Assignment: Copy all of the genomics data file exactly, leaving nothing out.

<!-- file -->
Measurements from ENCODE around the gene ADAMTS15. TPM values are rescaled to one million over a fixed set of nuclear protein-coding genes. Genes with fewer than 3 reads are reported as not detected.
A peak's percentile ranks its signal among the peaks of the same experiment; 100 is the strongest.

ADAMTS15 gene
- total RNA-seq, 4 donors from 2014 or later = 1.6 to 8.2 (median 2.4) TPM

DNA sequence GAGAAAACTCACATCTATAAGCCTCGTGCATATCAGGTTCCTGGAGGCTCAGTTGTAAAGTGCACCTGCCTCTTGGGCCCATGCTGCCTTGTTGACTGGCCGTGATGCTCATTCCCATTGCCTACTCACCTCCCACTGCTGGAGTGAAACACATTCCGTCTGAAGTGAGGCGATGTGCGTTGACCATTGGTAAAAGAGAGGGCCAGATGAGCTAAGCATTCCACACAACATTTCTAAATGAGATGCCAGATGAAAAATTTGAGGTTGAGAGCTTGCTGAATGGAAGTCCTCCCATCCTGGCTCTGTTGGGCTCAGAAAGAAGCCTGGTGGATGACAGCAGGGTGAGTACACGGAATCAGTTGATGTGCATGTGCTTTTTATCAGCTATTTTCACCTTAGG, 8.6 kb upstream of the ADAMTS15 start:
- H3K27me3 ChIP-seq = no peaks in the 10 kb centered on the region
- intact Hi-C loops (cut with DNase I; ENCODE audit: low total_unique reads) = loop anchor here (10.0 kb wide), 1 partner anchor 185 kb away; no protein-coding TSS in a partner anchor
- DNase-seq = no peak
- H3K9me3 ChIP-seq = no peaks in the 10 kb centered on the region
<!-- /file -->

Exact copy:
Measurements from ENCODE around the gene ADAMTS15. TPM values are rescaled to one million over a fixed set of nuclear protein-coding genes. Genes with fewer than 3 reads are reported as not detected.
A peak's percentile ranks its signal among the peaks of the same experiment; 100 is the strongest.

ADAMTS15 gene
- total RNA-seq, 4 donors from 2014 or later = 1.6 to 8.2 (median 2.4) TPM

DNA sequence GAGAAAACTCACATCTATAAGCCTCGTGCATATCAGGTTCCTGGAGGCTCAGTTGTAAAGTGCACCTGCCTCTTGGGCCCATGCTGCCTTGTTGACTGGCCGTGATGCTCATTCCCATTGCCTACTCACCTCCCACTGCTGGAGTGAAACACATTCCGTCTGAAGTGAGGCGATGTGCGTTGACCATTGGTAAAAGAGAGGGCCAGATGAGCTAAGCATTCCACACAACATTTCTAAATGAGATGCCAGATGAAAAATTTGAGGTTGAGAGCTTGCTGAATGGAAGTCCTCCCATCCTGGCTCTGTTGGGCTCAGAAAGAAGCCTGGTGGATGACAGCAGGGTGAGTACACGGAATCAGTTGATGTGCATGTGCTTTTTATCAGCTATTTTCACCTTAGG, 8.6 kb upstream of the ADAMTS15 start:
- H3K27me3 ChIP-seq = no peaks in the 10 kb centered on the region
- intact Hi-C loops (cut with DNase I; ENCODE audit: low total_unique reads) = loop anchor here (10.0 kb wide), 1 partner anchor 185 kb away; no protein-coding TSS in a partner anchor
- DNase-seq = no peak
- H3K9me3 ChIP-seq = no peaks in the 10 kb centered on the region